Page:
Thus this singular word vigorous begs of us a few fundamental questions: Who are we? Who are they? Fundamentally alike, or fundamentally Other? And thence: how do we create change? Yet before I leap to these questions, allow me to complete my exegesis.
I confess I harbor a quarrel with this definition, and it is in regards to its limitations. Political or social change simply won’t do the trick, dear OED. The world is a shrinking splintering snow-globe wired together by spinning digits. A friend recently explained how technology distances even as it enables: a digging stick, he pointed out, puts you a few feet away from the earth.
Well, we’ve come several millennia from digging sticks, and we’ve fallen headlong for it, technology. We are addicts craving our next fix, strung out on a virtual circus of information. And as any diligent addict knows, the two prevailing headaches of our times are both global. The first is, yes, the economy. The second (in no particular order) is the earth. And here, noble OED, are my definitions, admittedly the work of an amateur:
The economy: tragic mismanagement of available resources. Currently operating largely as an imaginary bubble in the parallel universe of contemporary economic theory (read: mathematics so sophisticated only a handful of academics comprehend them; or, in layman’s terms, an economy removed from worldly concerns, and divorced entirely from any of the moral order with which Adam Smith, whose primary vocation was moral philosopher, imbued it). Translates, for the vast majority of us, into numbers that either do or do not show up in our bank accounts/mailboxes/palms, whereby they either do or do not pay for the actual things that feed, clothe, and house us.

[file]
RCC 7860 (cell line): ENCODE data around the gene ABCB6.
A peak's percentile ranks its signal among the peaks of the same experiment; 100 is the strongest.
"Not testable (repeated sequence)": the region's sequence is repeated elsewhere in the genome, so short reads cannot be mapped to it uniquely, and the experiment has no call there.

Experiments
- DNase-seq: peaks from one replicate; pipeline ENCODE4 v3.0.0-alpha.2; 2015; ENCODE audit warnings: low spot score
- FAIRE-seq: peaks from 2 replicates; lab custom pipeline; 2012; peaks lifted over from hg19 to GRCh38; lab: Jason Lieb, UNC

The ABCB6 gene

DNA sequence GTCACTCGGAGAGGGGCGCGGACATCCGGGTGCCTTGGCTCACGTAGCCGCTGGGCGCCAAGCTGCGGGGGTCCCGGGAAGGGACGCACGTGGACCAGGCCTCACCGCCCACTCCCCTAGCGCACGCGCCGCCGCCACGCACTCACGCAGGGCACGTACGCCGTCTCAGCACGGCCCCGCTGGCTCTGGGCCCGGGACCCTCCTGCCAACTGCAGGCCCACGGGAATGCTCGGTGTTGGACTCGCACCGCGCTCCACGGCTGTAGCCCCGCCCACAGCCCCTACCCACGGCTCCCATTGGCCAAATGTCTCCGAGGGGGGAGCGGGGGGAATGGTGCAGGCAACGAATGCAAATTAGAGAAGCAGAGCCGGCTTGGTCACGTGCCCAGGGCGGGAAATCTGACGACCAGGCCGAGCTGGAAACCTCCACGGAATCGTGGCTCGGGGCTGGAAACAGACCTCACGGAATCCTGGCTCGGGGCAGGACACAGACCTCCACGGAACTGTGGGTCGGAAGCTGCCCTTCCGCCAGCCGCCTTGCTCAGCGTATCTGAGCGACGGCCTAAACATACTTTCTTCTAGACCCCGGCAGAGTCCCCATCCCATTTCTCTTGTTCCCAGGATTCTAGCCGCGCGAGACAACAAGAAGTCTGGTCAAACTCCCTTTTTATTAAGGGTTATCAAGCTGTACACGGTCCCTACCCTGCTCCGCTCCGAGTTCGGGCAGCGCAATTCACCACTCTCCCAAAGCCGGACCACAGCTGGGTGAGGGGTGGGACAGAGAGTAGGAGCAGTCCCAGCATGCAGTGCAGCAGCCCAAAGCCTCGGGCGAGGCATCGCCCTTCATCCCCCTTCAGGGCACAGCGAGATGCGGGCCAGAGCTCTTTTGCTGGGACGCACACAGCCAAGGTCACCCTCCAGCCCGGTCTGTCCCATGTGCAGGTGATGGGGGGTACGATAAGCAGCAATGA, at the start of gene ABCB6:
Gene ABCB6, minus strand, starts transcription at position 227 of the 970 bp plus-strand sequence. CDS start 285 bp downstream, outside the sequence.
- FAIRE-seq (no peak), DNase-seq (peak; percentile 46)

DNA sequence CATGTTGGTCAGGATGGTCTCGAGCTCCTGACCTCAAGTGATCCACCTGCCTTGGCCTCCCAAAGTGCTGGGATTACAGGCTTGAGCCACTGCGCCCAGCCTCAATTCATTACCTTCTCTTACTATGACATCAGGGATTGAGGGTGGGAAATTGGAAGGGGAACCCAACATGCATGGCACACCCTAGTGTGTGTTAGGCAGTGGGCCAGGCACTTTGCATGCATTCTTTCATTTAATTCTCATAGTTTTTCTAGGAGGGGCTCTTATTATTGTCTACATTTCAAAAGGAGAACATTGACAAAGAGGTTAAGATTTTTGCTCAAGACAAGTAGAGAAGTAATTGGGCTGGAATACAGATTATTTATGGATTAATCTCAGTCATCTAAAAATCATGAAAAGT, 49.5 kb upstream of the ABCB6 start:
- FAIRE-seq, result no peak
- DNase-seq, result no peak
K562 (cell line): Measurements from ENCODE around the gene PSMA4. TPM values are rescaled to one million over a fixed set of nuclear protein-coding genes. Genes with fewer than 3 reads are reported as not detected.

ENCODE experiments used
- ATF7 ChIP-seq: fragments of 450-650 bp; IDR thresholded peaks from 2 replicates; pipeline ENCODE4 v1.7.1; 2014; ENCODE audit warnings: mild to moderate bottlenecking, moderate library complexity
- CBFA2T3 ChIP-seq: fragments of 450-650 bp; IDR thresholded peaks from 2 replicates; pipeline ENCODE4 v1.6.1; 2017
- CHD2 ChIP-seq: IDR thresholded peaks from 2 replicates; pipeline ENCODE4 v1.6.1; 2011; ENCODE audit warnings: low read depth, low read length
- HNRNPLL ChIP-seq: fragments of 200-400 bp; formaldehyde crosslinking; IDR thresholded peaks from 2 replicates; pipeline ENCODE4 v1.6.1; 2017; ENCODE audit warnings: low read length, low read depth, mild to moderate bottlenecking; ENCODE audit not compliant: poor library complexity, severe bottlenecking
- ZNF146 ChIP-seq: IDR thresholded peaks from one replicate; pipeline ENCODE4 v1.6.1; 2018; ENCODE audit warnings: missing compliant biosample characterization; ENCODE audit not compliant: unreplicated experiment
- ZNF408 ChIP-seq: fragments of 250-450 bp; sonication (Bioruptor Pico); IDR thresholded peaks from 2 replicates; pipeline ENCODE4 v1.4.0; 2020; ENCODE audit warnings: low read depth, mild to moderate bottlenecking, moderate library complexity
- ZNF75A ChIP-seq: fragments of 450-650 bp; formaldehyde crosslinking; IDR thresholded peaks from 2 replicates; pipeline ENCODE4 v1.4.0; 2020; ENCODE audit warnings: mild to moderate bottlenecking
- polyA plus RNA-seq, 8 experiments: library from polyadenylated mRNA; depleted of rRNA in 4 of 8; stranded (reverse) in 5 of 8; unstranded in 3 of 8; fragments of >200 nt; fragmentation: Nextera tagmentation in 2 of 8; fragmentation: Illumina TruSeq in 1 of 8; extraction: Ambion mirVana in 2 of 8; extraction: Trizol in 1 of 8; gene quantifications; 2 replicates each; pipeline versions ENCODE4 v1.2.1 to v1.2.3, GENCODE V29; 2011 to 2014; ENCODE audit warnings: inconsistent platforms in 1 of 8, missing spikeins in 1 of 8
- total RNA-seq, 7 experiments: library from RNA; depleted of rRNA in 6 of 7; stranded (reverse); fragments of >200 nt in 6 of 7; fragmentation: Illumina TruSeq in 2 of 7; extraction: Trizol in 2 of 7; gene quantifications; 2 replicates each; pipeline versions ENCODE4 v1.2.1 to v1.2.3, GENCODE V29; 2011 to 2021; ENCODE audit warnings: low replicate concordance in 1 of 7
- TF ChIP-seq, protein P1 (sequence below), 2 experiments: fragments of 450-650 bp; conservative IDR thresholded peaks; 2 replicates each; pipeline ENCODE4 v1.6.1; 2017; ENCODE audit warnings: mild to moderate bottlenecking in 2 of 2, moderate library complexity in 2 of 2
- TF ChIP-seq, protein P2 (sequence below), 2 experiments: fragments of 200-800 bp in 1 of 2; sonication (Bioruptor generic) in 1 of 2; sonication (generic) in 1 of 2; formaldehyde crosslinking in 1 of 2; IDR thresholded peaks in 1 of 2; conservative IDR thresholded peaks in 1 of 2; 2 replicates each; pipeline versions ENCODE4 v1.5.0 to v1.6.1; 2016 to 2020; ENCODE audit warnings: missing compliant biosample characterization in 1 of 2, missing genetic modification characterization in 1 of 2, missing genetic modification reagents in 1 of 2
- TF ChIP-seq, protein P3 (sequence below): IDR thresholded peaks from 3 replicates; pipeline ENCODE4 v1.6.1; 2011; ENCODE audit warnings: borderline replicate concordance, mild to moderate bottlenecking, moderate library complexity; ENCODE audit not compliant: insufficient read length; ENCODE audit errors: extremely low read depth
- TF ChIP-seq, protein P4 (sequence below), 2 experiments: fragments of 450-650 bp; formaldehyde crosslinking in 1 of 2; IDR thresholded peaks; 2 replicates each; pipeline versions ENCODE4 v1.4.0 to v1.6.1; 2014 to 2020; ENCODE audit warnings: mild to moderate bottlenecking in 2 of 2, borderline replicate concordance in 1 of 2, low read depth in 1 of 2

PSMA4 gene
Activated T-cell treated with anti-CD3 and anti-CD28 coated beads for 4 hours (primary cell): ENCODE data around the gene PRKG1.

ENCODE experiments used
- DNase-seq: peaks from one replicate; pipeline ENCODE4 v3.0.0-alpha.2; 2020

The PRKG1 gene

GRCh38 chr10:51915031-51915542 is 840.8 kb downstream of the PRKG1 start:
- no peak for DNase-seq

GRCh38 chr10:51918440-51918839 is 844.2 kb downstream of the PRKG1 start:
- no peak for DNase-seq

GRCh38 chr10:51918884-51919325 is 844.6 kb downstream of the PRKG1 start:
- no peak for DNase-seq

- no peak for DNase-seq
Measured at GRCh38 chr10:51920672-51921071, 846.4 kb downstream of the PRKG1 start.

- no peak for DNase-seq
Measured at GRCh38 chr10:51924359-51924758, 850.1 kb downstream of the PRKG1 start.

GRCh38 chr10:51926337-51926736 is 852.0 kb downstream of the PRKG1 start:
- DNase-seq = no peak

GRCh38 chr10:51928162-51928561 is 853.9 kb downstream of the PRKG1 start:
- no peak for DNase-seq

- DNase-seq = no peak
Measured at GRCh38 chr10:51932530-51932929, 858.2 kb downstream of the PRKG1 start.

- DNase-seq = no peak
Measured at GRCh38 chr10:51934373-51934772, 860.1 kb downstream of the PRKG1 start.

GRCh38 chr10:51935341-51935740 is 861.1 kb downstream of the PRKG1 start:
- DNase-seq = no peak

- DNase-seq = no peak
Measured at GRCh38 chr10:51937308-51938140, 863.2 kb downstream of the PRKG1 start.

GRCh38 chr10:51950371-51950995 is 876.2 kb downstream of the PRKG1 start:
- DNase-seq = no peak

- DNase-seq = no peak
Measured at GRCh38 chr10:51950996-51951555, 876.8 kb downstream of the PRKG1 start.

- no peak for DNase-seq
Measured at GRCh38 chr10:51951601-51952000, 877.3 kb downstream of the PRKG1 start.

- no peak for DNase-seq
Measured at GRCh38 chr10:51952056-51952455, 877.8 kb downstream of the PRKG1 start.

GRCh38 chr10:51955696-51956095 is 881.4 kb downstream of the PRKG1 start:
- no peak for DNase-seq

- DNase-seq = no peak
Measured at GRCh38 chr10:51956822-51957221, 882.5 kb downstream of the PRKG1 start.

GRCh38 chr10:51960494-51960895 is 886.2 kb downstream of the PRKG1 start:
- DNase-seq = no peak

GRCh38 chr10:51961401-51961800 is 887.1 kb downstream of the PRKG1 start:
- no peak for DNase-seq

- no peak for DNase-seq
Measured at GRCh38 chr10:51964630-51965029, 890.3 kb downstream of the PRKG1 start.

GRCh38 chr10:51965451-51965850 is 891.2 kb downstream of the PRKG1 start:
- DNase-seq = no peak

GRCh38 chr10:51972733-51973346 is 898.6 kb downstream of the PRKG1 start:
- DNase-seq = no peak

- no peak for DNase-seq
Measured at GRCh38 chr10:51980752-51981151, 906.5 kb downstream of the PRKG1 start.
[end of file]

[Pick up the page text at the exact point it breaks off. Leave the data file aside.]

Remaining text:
The earth: tiny planet in an expanding universe, the only one thus known to harbor significant life. Very real. As real as the soil in my yard, the air I breathe as I write. As quantifiable as toxins in breastmilk and the Marshall Islands slowly swallowed by the rising Pacific.